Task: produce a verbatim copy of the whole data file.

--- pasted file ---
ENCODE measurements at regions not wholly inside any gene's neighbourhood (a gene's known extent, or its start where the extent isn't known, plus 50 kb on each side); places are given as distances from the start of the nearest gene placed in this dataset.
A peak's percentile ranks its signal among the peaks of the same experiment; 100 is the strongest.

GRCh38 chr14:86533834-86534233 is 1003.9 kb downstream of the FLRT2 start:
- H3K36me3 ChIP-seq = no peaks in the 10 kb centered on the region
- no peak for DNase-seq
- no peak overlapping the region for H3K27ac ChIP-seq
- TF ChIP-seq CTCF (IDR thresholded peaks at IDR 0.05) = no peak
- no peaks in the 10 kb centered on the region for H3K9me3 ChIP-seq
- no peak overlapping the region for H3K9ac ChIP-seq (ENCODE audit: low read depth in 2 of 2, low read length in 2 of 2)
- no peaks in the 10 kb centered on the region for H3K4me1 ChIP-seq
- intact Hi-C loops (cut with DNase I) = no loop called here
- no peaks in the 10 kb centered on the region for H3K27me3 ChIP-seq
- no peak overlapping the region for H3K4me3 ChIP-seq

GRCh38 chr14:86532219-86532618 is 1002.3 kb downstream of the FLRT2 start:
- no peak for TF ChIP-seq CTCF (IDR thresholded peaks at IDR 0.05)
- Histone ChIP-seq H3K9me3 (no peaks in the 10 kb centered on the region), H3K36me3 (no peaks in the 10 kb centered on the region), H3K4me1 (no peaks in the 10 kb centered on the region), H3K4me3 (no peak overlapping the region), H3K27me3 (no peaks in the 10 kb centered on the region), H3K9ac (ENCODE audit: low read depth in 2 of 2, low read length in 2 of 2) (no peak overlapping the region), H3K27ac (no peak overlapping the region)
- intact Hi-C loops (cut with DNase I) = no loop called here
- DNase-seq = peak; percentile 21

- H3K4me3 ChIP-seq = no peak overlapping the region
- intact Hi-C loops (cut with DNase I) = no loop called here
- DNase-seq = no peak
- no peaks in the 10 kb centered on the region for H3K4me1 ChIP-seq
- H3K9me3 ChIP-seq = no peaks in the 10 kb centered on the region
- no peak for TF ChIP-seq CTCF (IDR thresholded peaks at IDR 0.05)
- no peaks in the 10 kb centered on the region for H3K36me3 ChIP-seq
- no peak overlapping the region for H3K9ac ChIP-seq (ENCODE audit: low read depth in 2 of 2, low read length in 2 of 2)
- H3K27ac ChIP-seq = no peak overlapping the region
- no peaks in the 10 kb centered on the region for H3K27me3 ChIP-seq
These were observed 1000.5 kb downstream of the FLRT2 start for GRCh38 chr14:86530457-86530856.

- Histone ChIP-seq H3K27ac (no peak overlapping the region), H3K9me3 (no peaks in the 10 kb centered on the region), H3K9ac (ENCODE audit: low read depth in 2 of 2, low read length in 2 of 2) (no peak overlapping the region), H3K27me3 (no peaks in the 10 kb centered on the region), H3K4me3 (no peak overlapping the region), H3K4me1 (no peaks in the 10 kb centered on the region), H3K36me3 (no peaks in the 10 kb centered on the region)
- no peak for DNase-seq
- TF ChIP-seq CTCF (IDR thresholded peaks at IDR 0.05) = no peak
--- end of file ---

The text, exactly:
ENCODE measurements at regions not wholly inside any gene's neighbourhood (a gene's known extent, or its start where the extent isn't known, plus 50 kb on each side); places are given as distances from the start of the nearest gene placed in this dataset.
A peak's percentile ranks its signal among the peaks of the same experiment; 100 is the strongest.

GRCh38 chr14:86533834-86534233 is 1003.9 kb downstream of the FLRT2 start:
- H3K36me3 ChIP-seq = no peaks in the 10 kb centered on the region
- no peak for DNase-seq
- no peak overlapping the region for H3K27ac ChIP-seq
- TF ChIP-seq CTCF (IDR thresholded peaks at IDR 0.05) = no peak
- no peaks in the 10 kb centered on the region for H3K9me3 ChIP-seq
- no peak overlapping the region for H3K9ac ChIP-seq (ENCODE audit: low read depth in 2 of 2, low read length in 2 of 2)
- no peaks in the 10 kb centered on the region for H3K4me1 ChIP-seq
- intact Hi-C loops (cut with DNase I) = no loop called here
- no peaks in the 10 kb centered on the region for H3K27me3 ChIP-seq
- no peak overlapping the region for H3K4me3 ChIP-seq

GRCh38 chr14:86532219-86532618 is 1002.3 kb downstream of the FLRT2 start:
- no peak for TF ChIP-seq CTCF (IDR thresholded peaks at IDR 0.05)
- Histone ChIP-seq H3K9me3 (no peaks in the 10 kb centered on the region), H3K36me3 (no peaks in the 10 kb centered on the region), H3K4me1 (no peaks in the 10 kb centered on the region), H3K4me3 (no peak overlapping the region), H3K27me3 (no peaks in the 10 kb centered on the region), H3K9ac (ENCODE audit: low read depth in 2 of 2, low read length in 2 of 2) (no peak overlapping the region), H3K27ac (no peak overlapping the region)
- intact Hi-C loops (cut with DNase I) = no loop called here
- DNase-seq = peak; percentile 21

- H3K4me3 ChIP-seq = no peak overlapping the region
- intact Hi-C loops (cut with DNase I) = no loop called here
- DNase-seq = no peak
- no peaks in the 10 kb centered on the region for H3K4me1 ChIP-seq
- H3K9me3 ChIP-seq = no peaks in the 10 kb centered on the region
- no peak for TF ChIP-seq CTCF (IDR thresholded peaks at IDR 0.05)
- no peaks in the 10 kb centered on the region for H3K36me3 ChIP-seq
- no peak overlapping the region for H3K9ac ChIP-seq (ENCODE audit: low read depth in 2 of 2, low read length in 2 of 2)
- H3K27ac ChIP-seq = no peak overlapping the region
- no peaks in the 10 kb centered on the region for H3K27me3 ChIP-seq
These were observed 1000.5 kb downstream of the FLRT2 start for GRCh38 chr14:86530457-86530856.

- Histone ChIP-seq H3K27ac (no peak overlapping the region), H3K9me3 (no peaks in the 10 kb centered on the region), H3K9ac (ENCODE audit: low read depth in 2 of 2, low read length in 2 of 2) (no peak overlapping the region), H3K27me3 (no peaks in the 10 kb centered on the region), H3K4me3 (no peak overlapping the region), H3K4me1 (no peaks in the 10 kb centered on the region), H3K36me3 (no peaks in the 10 kb centered on the region)
- no peak for DNase-seq
- TF ChIP-seq CTCF (IDR thresholded peaks at IDR 0.05) = no peak